Social Media Week in Chicago has been a cacophony of events, speakers, conversations, and cocktail hours, all geared toward making online social networks work for you—personally and professionally—rather than against you.

Yesterday, I listened as Erik Qualman, author and expert on “Socialnomics”, talked about who is using social media, which companies are reaching their customers effectively through digital channels, and how to avoid epic foot-in-mouth disease during a customer service crisis.

He offered a number of pithy observations about who uses social media, and why, how, and when they do:

    • 50% of the world is under 30 years old. And a huge number of them are online. So talk to them.
    • Social media is basically word of mouth marketing—which is traditionally hard to achieve and harder to measure—on “digital steroids.”
    • Consumers are enormously excited about their new-found ability to “eliminate multiple individual redundancy.” Why spend time researching a restaurant/cruise line/golf course/sensory deprivation tank when your friends have already done the work for you?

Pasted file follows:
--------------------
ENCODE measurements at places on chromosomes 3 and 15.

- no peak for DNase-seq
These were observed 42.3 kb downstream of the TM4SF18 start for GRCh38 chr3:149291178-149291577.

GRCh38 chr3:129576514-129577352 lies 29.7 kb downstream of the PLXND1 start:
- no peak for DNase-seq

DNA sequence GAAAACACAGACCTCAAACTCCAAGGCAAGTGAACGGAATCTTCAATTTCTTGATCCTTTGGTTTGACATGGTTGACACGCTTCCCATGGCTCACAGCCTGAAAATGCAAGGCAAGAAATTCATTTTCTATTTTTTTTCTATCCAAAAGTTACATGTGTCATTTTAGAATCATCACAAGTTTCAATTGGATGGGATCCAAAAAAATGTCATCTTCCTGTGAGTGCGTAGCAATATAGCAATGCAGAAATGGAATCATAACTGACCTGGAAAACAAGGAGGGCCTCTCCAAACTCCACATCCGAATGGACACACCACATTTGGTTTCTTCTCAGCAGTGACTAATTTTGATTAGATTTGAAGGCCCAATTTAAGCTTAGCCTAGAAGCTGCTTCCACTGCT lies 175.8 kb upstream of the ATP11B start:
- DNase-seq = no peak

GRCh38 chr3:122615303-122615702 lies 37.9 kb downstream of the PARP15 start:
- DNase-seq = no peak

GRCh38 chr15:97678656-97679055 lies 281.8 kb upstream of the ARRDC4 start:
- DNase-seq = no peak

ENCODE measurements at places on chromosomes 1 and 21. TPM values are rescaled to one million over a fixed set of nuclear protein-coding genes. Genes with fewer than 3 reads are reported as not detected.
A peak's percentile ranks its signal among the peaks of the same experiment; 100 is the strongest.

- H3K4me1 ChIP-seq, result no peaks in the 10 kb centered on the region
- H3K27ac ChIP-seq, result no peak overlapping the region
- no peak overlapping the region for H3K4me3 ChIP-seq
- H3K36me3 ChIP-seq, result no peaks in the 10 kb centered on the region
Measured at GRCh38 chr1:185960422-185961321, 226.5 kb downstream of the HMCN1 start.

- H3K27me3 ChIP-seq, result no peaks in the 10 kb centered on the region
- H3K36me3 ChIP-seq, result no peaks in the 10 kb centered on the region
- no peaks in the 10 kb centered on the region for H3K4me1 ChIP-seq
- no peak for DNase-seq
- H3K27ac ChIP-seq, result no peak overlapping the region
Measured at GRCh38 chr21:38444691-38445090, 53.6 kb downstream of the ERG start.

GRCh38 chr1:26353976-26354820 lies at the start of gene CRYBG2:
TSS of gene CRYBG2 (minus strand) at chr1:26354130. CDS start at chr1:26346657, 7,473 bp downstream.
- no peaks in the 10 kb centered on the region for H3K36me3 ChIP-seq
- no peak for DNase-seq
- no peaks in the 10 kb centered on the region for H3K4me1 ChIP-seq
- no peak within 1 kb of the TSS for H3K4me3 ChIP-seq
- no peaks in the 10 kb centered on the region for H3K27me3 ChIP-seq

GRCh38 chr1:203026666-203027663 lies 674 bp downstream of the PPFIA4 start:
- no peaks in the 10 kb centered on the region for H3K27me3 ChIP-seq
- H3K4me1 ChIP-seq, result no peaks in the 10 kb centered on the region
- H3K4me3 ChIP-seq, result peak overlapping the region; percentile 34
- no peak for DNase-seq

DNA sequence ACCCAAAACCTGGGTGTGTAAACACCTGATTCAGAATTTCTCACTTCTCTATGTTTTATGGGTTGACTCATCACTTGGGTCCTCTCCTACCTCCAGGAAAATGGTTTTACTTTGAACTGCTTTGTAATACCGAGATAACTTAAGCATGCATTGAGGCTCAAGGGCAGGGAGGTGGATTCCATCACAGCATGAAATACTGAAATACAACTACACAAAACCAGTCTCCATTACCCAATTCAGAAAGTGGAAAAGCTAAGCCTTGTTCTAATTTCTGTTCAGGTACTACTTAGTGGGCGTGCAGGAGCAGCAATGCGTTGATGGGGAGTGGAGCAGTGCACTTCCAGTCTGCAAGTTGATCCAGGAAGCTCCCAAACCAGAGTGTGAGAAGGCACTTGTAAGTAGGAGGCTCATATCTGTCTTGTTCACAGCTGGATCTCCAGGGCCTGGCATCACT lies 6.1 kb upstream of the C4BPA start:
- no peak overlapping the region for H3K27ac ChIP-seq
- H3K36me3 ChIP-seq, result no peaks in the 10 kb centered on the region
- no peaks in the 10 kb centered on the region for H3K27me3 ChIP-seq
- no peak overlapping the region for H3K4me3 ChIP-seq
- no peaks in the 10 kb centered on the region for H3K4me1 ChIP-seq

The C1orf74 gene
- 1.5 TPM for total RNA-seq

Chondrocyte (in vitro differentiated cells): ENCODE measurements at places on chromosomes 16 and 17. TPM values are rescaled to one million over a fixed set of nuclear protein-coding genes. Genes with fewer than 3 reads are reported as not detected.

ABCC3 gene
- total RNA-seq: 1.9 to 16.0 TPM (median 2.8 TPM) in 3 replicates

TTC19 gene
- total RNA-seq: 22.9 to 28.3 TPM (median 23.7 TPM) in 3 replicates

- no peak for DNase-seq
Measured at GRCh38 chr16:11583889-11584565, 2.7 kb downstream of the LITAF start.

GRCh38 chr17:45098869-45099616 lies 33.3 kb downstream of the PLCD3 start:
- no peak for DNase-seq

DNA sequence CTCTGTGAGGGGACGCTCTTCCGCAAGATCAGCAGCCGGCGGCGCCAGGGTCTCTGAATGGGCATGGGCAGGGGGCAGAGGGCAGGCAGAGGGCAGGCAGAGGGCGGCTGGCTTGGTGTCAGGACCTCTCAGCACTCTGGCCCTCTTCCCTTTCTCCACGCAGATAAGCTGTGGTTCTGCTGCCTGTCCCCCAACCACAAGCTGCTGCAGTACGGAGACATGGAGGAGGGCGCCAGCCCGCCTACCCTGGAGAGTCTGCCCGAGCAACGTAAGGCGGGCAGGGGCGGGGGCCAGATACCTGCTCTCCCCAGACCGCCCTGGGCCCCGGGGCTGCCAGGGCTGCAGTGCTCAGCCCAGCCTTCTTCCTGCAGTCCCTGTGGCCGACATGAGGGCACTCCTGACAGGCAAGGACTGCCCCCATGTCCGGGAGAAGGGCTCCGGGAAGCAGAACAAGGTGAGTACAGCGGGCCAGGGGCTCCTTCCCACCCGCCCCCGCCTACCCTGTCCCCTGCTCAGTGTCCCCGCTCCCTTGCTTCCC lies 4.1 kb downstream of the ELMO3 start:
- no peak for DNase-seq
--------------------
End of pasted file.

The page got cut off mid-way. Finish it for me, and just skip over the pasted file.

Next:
• Social media is so attractive because it’s instant (and nearly unavoidable)—instant gratification, instant connections, and instant help—with navigating Valentine’s Day, for example:

    • Every employee should be able to help field questions and resolve issues. So far, the Red Cross, Dell, and Zappos are really the only companies where this is the case.
    • Real engagement with customers looks like this: listen, interact, react, sell. It’s really that simple.
    • If you make a mistake, fess up. Nokia learned this the hard way.
    • Use customer feedback to spark creativity. Wheat Thins did this terrifically.

The moral of the story seems to be a age old one in the world of sales and customer service: in order to attract and retain loyal customers, you have to win their trust. And to win their trust, you have to give them your respect.

And that sounds like a fair trade to me.